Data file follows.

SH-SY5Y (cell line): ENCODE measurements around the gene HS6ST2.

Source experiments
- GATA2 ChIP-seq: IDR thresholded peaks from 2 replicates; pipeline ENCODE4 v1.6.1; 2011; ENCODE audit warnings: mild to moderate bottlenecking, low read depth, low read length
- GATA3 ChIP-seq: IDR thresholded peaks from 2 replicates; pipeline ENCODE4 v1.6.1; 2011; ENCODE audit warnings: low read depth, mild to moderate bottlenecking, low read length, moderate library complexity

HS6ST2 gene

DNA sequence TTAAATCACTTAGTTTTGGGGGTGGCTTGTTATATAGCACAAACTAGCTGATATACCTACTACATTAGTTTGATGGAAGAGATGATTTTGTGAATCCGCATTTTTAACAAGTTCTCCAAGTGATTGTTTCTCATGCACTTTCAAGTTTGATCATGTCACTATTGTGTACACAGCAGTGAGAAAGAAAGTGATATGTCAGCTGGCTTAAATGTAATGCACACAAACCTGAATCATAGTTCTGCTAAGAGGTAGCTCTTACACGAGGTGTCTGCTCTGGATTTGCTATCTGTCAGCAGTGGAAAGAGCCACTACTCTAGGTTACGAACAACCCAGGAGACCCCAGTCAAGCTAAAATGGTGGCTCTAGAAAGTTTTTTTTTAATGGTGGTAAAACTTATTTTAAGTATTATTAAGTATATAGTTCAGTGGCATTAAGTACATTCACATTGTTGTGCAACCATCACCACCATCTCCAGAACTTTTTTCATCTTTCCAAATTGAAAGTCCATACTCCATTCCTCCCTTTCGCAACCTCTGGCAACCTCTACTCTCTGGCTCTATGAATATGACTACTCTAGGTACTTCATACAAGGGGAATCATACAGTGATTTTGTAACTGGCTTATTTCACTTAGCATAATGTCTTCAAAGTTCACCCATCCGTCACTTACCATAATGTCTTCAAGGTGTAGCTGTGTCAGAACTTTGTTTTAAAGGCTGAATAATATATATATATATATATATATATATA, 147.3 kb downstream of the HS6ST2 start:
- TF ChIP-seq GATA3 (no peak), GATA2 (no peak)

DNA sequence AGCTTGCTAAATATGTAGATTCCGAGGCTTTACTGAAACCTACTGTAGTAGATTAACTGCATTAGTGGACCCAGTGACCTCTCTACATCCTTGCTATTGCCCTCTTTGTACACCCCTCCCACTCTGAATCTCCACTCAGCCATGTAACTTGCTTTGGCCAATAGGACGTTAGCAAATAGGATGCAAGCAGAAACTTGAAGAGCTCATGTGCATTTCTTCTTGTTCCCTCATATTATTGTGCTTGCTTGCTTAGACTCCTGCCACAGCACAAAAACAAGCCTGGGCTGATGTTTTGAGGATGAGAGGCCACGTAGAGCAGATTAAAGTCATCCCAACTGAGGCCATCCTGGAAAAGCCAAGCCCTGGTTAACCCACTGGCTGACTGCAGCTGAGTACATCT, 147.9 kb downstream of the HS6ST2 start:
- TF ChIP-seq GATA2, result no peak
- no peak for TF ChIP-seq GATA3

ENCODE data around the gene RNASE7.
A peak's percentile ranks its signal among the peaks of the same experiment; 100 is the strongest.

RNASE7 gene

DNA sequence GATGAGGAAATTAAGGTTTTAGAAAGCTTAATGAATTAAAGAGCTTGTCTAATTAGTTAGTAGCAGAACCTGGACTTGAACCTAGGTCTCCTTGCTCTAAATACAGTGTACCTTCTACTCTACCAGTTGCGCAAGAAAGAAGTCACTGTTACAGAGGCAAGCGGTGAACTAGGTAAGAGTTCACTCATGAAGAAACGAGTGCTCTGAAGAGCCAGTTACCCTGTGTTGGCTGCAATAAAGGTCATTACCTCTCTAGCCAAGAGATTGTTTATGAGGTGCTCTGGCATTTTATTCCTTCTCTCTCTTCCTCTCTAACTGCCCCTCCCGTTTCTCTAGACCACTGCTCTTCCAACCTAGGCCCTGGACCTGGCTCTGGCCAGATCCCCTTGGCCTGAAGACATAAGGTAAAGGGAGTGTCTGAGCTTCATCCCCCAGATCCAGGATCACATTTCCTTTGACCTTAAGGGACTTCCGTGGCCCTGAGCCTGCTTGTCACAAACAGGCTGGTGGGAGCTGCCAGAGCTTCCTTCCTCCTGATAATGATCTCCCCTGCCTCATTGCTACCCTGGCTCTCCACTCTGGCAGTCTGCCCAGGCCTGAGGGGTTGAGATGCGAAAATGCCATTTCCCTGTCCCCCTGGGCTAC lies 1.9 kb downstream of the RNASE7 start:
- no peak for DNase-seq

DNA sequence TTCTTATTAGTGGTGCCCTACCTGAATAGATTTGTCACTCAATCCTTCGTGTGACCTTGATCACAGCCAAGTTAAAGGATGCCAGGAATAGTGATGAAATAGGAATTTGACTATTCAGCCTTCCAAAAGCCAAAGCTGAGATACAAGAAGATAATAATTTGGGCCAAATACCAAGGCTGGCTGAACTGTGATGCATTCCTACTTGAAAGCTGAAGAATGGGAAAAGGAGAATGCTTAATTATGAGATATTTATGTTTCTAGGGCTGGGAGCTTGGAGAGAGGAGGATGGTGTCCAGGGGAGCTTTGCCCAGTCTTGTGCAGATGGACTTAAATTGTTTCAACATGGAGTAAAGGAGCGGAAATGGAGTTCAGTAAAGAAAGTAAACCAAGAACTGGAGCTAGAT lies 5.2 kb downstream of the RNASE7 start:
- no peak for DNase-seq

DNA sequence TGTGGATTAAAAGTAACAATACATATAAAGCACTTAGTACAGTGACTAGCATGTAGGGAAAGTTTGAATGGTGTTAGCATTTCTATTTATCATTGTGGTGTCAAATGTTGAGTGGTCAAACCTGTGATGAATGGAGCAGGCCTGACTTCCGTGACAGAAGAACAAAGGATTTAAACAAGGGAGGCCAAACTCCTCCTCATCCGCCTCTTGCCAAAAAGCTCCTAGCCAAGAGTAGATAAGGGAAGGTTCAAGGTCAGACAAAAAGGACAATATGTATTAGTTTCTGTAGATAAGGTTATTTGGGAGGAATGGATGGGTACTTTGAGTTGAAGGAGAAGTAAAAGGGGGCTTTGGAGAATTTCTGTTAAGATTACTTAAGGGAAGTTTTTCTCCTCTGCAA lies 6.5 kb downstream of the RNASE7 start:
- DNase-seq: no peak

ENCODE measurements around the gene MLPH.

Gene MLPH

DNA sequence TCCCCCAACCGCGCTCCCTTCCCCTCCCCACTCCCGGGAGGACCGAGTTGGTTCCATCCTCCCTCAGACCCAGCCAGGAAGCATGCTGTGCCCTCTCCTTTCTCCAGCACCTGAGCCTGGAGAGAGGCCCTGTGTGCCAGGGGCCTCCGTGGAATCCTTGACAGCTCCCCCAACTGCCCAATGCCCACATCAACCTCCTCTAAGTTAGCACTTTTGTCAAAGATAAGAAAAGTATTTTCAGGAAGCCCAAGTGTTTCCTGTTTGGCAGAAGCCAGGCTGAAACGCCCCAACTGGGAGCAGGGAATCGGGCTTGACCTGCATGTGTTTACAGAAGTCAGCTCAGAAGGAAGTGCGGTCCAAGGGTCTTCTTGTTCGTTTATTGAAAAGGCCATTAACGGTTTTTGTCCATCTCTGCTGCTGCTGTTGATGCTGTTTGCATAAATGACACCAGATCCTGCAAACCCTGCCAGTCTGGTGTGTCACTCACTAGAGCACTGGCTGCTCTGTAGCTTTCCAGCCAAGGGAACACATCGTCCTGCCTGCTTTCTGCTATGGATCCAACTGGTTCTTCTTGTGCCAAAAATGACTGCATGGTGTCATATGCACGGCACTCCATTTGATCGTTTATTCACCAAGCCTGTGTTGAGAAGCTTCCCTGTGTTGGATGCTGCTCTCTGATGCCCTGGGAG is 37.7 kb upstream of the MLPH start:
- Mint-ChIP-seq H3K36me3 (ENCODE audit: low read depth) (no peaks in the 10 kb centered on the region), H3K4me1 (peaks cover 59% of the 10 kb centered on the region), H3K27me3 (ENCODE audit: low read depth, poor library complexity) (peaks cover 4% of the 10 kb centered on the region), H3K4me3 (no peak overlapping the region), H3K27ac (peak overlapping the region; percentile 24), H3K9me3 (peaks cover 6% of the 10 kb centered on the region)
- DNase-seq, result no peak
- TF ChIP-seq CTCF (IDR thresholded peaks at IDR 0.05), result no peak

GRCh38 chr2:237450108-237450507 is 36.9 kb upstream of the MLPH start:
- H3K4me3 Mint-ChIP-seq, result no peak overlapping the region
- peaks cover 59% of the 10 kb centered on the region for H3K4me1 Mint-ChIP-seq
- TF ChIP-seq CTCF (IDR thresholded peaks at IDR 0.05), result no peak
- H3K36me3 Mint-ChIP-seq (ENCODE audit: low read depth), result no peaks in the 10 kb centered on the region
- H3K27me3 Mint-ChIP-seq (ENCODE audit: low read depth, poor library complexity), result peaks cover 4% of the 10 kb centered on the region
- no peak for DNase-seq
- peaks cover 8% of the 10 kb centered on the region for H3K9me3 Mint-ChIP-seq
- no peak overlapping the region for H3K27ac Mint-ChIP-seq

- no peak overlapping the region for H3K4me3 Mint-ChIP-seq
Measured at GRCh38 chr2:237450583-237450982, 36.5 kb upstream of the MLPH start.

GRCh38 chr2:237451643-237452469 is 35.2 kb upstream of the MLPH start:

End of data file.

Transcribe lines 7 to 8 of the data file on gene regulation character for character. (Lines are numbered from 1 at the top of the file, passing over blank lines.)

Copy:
- TF ChIP-seq GATA3 (no peak), GATA2 (no peak)

DNA sequence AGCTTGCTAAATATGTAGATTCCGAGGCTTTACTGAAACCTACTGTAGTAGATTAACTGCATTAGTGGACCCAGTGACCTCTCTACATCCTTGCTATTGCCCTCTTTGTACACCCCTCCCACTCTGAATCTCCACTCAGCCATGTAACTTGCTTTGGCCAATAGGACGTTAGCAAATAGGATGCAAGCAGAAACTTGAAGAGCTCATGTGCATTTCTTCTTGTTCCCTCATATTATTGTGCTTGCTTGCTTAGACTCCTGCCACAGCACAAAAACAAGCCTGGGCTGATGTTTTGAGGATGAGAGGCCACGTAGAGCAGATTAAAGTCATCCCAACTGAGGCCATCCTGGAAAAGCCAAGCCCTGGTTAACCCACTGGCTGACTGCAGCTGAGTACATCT, 147.9 kb downstream of the HS6ST2 start: